Amidst abject apathy from the All India Football Federation, I-League find a ray of hope from the vision of new national coach Igor Stimac. The Croat still might not be familiar with the Indian system (for governance of football), but his vision and the system he wants to create has a definitive role for the I-League clubs to develop an ecosystem to uplift the sport.
Without mincing words, Stimac in his maiden interaction with Indian media talked about matching the things together between I-League and ISL for coexistence of the prestigious and premier football competitions.
“I-League has something that ISL cannot buy and that is tradition. You cannot buy tradition; it will take hundred years for ISL to become the traditional league,” the Croatian coach says. His view point brings in a ray of hope for the I-League clubs, who for more than a year have failed to even find a window for meeting with AIFF president Praful Patel.
“I can see a window where we can put everything together and find a way for I-League clubs to speed up their progression and ISL to inculcate tradition. ISL has most of the competitive playing staff, but then there is the I-League where most of the young players are developing,” Stimac adds as he stresses on the need to have a system in place for the ISL and I-League clubs to exist and function.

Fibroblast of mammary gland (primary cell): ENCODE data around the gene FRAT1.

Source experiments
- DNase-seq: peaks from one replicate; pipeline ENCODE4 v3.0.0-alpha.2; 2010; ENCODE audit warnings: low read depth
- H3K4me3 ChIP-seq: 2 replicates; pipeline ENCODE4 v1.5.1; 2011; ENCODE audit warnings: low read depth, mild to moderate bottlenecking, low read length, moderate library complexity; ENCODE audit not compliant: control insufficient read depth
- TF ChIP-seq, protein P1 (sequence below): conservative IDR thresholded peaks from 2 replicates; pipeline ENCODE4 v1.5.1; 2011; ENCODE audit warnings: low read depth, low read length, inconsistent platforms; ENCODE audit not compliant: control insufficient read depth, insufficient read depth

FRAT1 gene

Even as I-League has been the official premier football league in the country, AIFF’s favourable stance for the cash rich ISL makes it evident that if only one league has to survive at the top it will be the latter. The friction between the I-League clubs and the AIFF has been widening with every passing season.
While Stimac in his first address on Indian football has held promise for I-League teams and players, his predecessor Stephen Constantine’s tenure has seen accusations for ignoring the I-League players for national selection.
Stimac though has also hinted that he won’t get into the controversies between the clubs and the federation, but will put forward suggestions to create a better environment for the sport. “We have to find ways to help I-League clubs speed up in terms of functioning and also bring some tradition to ISL that is currently nowhere to be seen,” says Stimac.